Traditionally, many renters have often sought properties with good local amenities close by in an area that falls within the catchment area of a top school, is located near good transport links, and ideally has low crime rates, but now it appears that access to Deliveroo also now helps make a place desirable to live.
According to fresh research, 79% of Brits believe that good food delivery options are a high priority when choosing a new home.
The trend of downloading food delivery apps during property viewings is especially important to millennials with almost 75% of 16-29 year-olds surveyed regretting not looking at their food delivery options when viewing a property, with more than half - 55% - of people saying they would make sure they do so next time.
Interestingly the rise of food delivery has left 35% of Brits thinking that kitchens will shrink because of better takeaway options.
Laura Howard, Zoopla Spokesperson, said: “It’s only natural that home design evolves to reflect our changing needs. In recent years for example, open-plan kitchen/living areas have taken the place of dining rooms as lifestyles have become more informal.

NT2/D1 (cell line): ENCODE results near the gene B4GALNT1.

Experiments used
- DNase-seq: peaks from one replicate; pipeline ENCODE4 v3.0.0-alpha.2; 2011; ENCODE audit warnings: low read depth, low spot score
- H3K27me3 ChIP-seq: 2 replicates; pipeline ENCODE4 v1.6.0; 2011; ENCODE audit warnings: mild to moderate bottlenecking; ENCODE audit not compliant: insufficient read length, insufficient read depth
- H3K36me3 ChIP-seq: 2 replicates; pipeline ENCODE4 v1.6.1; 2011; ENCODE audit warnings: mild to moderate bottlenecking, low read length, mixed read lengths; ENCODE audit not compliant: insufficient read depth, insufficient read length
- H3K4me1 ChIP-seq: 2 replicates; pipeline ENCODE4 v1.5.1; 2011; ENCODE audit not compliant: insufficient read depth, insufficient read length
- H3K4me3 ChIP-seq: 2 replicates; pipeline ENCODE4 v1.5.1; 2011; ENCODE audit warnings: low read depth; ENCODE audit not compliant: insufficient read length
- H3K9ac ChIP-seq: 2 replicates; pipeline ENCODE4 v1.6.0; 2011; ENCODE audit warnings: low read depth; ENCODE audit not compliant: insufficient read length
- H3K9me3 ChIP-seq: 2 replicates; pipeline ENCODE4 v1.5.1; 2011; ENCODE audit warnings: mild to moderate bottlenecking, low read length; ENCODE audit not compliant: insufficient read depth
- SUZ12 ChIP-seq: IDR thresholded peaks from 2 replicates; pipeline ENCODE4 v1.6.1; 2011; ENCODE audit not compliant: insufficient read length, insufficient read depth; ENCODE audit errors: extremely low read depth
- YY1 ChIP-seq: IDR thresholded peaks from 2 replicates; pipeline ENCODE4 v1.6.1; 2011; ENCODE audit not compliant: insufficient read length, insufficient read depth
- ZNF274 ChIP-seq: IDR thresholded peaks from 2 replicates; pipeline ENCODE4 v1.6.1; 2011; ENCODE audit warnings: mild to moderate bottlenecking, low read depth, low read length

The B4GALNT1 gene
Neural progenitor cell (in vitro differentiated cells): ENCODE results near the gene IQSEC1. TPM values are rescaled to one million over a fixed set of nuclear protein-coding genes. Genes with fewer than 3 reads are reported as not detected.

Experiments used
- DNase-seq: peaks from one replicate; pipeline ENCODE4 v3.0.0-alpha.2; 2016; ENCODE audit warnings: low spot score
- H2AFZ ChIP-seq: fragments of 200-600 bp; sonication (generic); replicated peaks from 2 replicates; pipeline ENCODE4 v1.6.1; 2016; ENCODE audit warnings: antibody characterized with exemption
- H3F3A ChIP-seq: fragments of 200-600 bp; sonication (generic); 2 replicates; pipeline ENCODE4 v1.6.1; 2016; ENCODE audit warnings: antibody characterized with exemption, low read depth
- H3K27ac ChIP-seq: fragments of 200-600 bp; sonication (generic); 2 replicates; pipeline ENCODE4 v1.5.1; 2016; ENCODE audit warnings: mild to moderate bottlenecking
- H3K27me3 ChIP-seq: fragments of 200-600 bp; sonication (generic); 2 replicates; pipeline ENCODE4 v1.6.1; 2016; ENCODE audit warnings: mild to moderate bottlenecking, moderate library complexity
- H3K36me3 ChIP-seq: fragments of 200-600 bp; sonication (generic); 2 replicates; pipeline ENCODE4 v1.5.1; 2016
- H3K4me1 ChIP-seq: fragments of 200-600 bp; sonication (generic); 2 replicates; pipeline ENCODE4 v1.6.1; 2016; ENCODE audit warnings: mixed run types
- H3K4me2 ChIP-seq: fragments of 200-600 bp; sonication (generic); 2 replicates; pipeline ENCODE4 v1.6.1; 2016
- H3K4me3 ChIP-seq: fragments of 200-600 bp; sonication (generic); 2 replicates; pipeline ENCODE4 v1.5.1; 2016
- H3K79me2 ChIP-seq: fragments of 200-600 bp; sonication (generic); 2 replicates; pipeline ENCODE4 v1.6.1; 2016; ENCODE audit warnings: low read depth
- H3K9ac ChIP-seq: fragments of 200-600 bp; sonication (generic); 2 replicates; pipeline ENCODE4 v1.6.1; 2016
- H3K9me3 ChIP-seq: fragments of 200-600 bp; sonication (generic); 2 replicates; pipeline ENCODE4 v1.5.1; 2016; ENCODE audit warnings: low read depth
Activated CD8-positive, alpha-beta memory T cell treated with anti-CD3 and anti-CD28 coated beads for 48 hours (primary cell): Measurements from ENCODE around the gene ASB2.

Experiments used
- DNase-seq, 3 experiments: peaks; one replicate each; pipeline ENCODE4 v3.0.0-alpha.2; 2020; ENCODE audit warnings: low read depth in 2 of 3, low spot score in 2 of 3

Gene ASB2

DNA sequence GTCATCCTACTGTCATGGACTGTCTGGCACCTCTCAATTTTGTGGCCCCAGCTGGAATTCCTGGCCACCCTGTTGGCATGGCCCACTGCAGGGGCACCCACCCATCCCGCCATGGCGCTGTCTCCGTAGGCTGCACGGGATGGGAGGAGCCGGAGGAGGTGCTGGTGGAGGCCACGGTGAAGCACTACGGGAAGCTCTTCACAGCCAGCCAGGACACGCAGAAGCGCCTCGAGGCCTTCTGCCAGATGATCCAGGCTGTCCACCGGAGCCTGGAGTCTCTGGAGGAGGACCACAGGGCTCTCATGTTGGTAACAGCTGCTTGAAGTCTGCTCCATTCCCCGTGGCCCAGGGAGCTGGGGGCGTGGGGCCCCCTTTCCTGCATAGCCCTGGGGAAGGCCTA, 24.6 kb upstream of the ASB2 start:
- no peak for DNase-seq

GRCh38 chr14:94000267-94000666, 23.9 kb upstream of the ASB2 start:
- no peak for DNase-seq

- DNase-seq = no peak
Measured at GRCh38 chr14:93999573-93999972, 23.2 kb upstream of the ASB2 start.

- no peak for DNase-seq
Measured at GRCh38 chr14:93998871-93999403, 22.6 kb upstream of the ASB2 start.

“With the rapid growth in food delivery apps, it could be the case that meal preparation space becomes a less integral element of the kitchen/living area with increased room for families and friends to relax and socialise together. It all remains to be seen.”
Deliveroo provides a delivery service as well as marketing and order taking, allowing it to provide food from restaurants that do not normally offer a delivery service.
On average people in the UK spend £46 a month on takeaways (£50 for 16-to-29 year-olds) with those living in Birmingham being the biggest spenders (£51) twice as much as the lowest spending city Belfast (£25).
Joe Groves at Deliveroo said: “A good takeaway goes hand-in-hand with move-in day, we know our customers depend on Deliveroo for that first meal using packaging boxes as table, we weren’t shocked to hear that food delivery is becoming increasingly important for British house hunters.”